A study shows that national parks in Africa are failing in their task of protecting the wildlife within their boundaries. Published in the September issue of the African Journal of Ecology, the report by Tim Caro and Paul Scholte states that: “For years, wildlife managers and biologists in Africa have known that large mammals were disappearing outside reserves.
[Now]…we are losing species from many of Africa’s national parks.”
Increased pressures on reserves’ ecosystems have resulted in a decline in the number of large mammals. Africa’s growing population requires more resources, putting the future of parks in jeopardy as the need to cultivate or build on land grows. Some park areas were already occupied by farming communities.
The ecologists looked at antelope populations and found that many parks are subject to the illegal hunting: “Bushmeat hunting is often the most common factor pressing upon antelope populations. In the old days, this was for local consumption, now it includes tables in far-off cities that, incredibly, extend to London and Paris.”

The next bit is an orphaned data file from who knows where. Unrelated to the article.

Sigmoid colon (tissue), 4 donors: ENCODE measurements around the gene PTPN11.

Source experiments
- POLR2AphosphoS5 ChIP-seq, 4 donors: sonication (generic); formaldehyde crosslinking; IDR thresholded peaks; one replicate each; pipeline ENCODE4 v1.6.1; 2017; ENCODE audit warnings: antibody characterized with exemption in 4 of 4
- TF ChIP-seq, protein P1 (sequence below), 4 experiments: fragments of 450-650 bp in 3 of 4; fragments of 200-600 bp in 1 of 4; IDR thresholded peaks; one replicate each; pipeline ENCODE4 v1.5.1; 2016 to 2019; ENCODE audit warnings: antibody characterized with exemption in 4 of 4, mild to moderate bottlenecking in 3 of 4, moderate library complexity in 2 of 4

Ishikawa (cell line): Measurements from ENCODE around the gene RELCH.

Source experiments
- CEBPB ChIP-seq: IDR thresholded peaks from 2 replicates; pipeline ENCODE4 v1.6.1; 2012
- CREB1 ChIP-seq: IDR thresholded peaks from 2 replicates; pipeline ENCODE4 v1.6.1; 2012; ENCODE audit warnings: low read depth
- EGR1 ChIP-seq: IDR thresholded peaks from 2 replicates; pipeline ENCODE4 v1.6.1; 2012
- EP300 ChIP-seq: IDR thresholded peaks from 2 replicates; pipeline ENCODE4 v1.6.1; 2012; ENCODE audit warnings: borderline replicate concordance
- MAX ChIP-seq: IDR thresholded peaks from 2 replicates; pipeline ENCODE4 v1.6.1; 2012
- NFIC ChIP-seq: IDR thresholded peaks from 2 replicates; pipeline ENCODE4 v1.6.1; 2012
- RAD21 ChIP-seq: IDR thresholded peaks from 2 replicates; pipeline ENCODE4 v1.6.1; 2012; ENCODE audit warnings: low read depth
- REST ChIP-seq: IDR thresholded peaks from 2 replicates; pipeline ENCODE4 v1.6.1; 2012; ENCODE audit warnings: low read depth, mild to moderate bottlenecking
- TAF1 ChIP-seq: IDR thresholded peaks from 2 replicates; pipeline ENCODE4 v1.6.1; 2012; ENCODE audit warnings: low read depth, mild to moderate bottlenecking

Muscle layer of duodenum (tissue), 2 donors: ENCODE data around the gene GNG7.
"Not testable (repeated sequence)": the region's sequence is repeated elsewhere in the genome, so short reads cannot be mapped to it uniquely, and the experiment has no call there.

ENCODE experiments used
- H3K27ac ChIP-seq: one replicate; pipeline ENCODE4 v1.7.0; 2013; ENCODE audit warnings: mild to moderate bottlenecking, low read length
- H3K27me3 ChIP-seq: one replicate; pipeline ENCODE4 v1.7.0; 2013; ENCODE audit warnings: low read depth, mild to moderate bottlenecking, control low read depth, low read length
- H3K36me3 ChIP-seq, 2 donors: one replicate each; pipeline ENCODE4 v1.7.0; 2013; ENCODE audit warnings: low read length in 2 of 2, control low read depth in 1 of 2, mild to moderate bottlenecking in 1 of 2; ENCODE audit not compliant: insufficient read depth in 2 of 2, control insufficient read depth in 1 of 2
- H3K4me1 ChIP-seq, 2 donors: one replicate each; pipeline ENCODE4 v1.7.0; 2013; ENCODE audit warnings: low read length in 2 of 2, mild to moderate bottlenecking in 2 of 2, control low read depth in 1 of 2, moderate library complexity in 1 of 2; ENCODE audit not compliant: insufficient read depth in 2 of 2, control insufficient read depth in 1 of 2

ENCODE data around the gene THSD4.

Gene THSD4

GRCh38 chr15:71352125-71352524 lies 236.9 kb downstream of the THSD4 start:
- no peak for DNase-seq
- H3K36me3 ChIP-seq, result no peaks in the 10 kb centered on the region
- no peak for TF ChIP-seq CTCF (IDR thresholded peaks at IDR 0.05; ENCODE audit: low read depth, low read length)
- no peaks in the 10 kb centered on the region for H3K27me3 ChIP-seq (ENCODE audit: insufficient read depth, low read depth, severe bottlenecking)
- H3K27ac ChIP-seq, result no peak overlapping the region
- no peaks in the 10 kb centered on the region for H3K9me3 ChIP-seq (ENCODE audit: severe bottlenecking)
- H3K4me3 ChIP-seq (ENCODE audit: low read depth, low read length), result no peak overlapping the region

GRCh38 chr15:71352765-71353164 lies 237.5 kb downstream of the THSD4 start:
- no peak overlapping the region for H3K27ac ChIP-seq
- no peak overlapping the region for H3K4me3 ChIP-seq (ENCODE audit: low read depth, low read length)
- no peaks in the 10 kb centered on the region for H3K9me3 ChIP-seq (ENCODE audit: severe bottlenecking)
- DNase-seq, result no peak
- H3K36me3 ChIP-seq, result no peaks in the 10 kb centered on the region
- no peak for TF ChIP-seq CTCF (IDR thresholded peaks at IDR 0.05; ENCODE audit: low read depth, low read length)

The article concludes that we may have to revise our ideas of wildlife conservation to match our rapidly changing world. The old idea of setting aside large tracts of land in remote areas far from human populations is still a viable option in some parts of the continent …but it is a conservation approach increasingly outmoded by land use change, demographics and policy reform.”
“What the new data shows, however, is even relatively well-organized protected areas cannot be relied on as long-lasting conservation tools…In the final analysis, we may have to get used to faunal relaxation in Africa’s network of famous reserves leaving a continent containing isolated pockets of large mammal diversity living at low population sizes. Just like Europe.”
Sources include: African Journal of Ecology
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